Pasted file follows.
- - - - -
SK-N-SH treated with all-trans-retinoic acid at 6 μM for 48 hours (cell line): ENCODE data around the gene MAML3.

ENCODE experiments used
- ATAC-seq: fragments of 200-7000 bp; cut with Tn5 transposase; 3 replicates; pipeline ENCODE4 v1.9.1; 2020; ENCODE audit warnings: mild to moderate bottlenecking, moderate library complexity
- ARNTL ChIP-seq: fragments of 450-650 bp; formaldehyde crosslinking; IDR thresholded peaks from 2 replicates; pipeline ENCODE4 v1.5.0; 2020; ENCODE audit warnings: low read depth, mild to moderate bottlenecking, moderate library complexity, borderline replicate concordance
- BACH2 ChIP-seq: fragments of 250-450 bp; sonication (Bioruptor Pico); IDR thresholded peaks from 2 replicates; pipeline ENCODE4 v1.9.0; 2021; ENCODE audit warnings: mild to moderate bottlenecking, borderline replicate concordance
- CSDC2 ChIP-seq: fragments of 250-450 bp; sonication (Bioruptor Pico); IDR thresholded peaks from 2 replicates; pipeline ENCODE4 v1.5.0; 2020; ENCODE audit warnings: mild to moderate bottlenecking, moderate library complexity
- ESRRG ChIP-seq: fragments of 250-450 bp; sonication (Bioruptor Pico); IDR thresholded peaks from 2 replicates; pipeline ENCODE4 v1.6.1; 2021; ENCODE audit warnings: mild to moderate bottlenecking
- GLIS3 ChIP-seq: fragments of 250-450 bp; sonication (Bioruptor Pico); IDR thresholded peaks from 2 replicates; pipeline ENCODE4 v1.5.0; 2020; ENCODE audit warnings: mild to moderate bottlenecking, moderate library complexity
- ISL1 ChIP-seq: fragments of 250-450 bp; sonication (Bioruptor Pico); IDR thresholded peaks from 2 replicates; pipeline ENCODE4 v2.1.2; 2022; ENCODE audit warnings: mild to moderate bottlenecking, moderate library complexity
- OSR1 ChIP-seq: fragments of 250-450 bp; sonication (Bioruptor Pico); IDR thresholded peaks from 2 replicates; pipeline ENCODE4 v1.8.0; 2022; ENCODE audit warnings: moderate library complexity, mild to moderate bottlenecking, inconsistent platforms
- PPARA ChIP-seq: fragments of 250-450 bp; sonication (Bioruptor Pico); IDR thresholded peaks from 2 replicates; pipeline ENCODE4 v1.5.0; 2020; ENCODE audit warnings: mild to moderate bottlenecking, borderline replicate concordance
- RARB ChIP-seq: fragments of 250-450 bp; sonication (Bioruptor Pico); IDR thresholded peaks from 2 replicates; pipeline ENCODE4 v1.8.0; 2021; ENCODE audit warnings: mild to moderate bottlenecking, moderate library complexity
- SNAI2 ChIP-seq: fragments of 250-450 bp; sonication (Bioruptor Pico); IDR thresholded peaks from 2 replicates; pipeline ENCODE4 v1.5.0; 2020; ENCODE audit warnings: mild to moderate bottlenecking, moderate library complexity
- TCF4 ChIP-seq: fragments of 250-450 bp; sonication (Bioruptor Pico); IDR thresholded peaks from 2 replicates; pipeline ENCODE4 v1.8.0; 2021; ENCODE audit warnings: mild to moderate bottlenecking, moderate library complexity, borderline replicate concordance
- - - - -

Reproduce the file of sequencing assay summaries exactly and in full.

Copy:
SK-N-SH treated with all-trans-retinoic acid at 6 μM for 48 hours (cell line): ENCODE data around the gene MAML3.

ENCODE experiments used
- ATAC-seq: fragments of 200-7000 bp; cut with Tn5 transposase; 3 replicates; pipeline ENCODE4 v1.9.1; 2020; ENCODE audit warnings: mild to moderate bottlenecking, moderate library complexity
- ARNTL ChIP-seq: fragments of 450-650 bp; formaldehyde crosslinking; IDR thresholded peaks from 2 replicates; pipeline ENCODE4 v1.5.0; 2020; ENCODE audit warnings: low read depth, mild to moderate bottlenecking, moderate library complexity, borderline replicate concordance
- BACH2 ChIP-seq: fragments of 250-450 bp; sonication (Bioruptor Pico); IDR thresholded peaks from 2 replicates; pipeline ENCODE4 v1.9.0; 2021; ENCODE audit warnings: mild to moderate bottlenecking, borderline replicate concordance
- CSDC2 ChIP-seq: fragments of 250-450 bp; sonication (Bioruptor Pico); IDR thresholded peaks from 2 replicates; pipeline ENCODE4 v1.5.0; 2020; ENCODE audit warnings: mild to moderate bottlenecking, moderate library complexity
- ESRRG ChIP-seq: fragments of 250-450 bp; sonication (Bioruptor Pico); IDR thresholded peaks from 2 replicates; pipeline ENCODE4 v1.6.1; 2021; ENCODE audit warnings: mild to moderate bottlenecking
- GLIS3 ChIP-seq: fragments of 250-450 bp; sonication (Bioruptor Pico); IDR thresholded peaks from 2 replicates; pipeline ENCODE4 v1.5.0; 2020; ENCODE audit warnings: mild to moderate bottlenecking, moderate library complexity
- ISL1 ChIP-seq: fragments of 250-450 bp; sonication (Bioruptor Pico); IDR thresholded peaks from 2 replicates; pipeline ENCODE4 v2.1.2; 2022; ENCODE audit warnings: mild to moderate bottlenecking, moderate library complexity
- OSR1 ChIP-seq: fragments of 250-450 bp; sonication (Bioruptor Pico); IDR thresholded peaks from 2 replicates; pipeline ENCODE4 v1.8.0; 2022; ENCODE audit warnings: moderate library complexity, mild to moderate bottlenecking, inconsistent platforms
- PPARA ChIP-seq: fragments of 250-450 bp; sonication (Bioruptor Pico); IDR thresholded peaks from 2 replicates; pipeline ENCODE4 v1.5.0; 2020; ENCODE audit warnings: mild to moderate bottlenecking, borderline replicate concordance
- RARB ChIP-seq: fragments of 250-450 bp; sonication (Bioruptor Pico); IDR thresholded peaks from 2 replicates; pipeline ENCODE4 v1.8.0; 2021; ENCODE audit warnings: mild to moderate bottlenecking, moderate library complexity
- SNAI2 ChIP-seq: fragments of 250-450 bp; sonication (Bioruptor Pico); IDR thresholded peaks from 2 replicates; pipeline ENCODE4 v1.5.0; 2020; ENCODE audit warnings: mild to moderate bottlenecking, moderate library complexity
- TCF4 ChIP-seq: fragments of 250-450 bp; sonication (Bioruptor Pico); IDR thresholded peaks from 2 replicates; pipeline ENCODE4 v1.8.0; 2021; ENCODE audit warnings: mild to moderate bottlenecking, moderate library complexity, borderline replicate concordance